When you want to make a good impression in a cover letter or written submission, it’s incredibly frustrating to discover later that you left out a word in the very first sentence. Our brains don’t always catch simple mistakes, so it can’t hurt to enlist a little digital help as well.
Before you send out a cover letter, use a text-to-voice reader to check it for typos.
Nothing stings worse than sending out a cover letter and realising there was a missing word or bit of punctuation, especially if you — as we all must — claim to be “detail oriented.” You might miss these because your brain will correct what it sees to what you intended to say, but the robot will not.
One commenter asked if spell check basically does the same thing, and turtles4dayz had a good answer:
Spell check doesn’t catch missing words. E.g.: “As a graduate student, I’ve written many papers these topics.” There’s a missing preposition that will not show up, and because you know you meant to say “papers ON these topics,” you may not see it. It happens all the time.
It definitely does, and this is a great idea! There are a number of these apps online, one of which I used to test turtles4dayz’s suggestion out; it’s called Natural Readers. You simply drop a doc with your text in it into the browser, and it will read it aloud to you. You can pause and play as you go, if you want to stop to fix an error.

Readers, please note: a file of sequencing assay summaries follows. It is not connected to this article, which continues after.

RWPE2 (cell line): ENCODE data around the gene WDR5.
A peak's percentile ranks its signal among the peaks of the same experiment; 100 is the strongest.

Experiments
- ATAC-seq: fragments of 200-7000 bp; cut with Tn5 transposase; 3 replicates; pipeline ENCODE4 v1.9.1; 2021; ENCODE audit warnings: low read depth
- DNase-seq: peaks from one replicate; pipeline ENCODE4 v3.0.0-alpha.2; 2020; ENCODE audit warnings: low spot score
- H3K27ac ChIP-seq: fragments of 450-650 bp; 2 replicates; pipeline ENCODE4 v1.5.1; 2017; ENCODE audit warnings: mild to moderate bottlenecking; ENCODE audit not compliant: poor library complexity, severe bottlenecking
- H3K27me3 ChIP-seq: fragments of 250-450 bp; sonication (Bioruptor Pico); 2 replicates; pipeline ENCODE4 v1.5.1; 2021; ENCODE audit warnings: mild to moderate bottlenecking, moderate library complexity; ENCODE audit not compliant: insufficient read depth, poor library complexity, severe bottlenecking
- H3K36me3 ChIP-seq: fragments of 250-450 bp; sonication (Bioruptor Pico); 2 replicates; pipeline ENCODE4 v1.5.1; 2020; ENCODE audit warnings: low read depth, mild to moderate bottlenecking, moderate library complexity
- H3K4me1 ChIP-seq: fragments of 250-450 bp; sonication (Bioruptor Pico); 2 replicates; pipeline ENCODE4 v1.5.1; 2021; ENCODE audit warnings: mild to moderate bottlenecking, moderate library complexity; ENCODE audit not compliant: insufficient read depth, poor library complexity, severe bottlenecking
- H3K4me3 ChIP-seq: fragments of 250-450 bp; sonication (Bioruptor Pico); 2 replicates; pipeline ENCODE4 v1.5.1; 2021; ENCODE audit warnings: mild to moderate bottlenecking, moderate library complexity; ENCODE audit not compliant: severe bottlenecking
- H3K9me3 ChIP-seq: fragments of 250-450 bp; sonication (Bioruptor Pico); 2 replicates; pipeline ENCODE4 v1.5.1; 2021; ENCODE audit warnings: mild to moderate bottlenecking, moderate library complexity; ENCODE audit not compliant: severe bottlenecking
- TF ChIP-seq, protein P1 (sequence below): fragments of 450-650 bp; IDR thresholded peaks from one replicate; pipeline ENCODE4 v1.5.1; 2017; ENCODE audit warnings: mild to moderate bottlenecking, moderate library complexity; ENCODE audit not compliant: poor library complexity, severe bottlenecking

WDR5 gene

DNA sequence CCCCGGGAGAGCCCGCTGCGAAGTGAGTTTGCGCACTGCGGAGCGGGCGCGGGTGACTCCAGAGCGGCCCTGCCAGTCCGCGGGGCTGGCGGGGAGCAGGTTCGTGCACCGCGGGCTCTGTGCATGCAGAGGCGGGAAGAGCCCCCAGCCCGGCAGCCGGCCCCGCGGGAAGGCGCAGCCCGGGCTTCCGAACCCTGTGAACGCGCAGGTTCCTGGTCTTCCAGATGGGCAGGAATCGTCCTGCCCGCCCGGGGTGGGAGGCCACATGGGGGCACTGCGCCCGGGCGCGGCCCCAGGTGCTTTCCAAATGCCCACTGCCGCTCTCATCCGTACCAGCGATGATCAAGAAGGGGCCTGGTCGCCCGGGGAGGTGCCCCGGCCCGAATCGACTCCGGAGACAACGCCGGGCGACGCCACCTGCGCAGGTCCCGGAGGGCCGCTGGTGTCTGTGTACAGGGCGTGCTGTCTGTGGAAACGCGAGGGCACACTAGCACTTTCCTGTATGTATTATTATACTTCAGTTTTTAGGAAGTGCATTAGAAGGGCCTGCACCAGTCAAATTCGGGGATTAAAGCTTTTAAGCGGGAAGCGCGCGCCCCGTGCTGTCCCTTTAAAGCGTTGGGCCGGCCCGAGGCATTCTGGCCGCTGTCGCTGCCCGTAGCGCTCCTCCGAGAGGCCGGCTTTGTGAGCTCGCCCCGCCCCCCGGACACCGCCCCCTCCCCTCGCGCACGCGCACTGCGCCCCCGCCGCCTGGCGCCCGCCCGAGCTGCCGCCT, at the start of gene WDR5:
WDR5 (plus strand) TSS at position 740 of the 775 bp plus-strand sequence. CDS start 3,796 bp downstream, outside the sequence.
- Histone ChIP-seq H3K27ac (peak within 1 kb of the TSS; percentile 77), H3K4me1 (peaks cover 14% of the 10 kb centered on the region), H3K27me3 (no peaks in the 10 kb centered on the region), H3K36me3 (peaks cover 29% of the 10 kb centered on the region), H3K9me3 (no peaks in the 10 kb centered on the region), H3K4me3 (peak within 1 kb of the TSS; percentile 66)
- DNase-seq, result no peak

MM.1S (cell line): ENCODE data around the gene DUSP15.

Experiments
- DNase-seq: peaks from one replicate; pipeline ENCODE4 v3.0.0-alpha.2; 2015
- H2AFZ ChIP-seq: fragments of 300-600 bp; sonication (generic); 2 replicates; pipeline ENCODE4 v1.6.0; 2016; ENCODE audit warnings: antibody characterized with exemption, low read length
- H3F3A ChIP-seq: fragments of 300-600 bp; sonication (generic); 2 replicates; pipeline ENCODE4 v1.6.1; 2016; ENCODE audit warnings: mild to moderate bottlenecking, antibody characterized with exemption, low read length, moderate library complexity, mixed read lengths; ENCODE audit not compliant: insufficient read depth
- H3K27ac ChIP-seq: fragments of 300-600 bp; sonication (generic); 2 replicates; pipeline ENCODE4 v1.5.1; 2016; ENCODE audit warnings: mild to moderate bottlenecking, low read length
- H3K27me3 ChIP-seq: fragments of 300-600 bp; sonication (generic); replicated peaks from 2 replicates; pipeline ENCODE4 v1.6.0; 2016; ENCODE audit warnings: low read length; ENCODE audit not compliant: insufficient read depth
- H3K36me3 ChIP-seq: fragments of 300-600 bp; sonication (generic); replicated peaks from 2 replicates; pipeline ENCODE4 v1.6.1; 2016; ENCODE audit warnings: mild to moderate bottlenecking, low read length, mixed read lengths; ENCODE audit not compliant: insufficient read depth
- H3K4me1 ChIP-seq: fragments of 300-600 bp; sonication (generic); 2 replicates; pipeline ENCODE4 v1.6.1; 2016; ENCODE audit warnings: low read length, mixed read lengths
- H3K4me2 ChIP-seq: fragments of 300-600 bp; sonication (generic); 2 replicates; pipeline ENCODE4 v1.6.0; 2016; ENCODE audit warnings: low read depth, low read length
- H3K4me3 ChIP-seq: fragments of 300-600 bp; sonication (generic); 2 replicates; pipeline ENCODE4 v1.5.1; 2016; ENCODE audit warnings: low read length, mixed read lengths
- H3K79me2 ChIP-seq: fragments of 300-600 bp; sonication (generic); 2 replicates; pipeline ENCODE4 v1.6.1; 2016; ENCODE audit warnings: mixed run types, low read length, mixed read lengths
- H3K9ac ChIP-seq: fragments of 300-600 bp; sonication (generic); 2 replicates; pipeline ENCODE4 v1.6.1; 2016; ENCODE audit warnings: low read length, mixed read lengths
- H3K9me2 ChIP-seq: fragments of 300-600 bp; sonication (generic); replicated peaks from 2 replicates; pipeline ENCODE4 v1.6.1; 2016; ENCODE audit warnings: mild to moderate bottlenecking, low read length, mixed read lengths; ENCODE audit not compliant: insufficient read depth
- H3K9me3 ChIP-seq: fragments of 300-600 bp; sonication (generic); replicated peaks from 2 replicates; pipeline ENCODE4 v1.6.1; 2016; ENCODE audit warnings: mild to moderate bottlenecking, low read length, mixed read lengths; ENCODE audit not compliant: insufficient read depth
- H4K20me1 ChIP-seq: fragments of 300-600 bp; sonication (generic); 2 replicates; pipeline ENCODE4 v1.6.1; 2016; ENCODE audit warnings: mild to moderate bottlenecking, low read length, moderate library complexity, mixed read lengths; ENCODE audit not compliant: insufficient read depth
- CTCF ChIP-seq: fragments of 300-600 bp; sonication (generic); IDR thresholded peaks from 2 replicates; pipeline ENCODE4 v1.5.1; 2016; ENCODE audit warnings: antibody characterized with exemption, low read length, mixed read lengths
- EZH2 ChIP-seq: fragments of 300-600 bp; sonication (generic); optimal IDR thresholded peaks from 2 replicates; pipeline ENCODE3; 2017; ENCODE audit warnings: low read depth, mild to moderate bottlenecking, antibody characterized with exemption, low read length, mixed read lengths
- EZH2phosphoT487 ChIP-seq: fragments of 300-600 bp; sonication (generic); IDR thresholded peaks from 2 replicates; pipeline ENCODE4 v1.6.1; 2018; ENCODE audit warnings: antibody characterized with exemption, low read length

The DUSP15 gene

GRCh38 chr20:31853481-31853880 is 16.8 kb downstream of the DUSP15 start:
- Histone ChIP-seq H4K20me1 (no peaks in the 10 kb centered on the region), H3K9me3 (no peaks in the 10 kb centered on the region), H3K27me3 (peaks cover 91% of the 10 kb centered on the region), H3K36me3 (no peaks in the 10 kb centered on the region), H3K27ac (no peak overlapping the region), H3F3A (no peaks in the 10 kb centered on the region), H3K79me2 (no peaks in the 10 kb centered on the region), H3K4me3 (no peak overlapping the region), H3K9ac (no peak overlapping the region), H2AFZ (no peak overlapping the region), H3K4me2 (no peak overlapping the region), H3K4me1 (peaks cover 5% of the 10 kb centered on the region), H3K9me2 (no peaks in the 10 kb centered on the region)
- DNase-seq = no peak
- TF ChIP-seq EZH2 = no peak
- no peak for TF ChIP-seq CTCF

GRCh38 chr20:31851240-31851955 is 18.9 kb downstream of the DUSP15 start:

There are some issues with this particular reader that may be different depending on the program. For one, it’s a bit confused by acronyms, and tries to pronounce them as a word. Several times, it read the first capital letter of a sentence, then finished the word as though they were two separate thoughts.
My recommendation is testing a reader before you really need it, so you understand its quirks; then be sure to read along with any document you’e checking, as well.
Reading your work aloud to yourself is a good thing to do, too. It helps you understand the flow of what you’ve said in a way a robot voice cannot — but, that robot voice will notice when you write “and” instead of “an”, and that’s a very useful tool.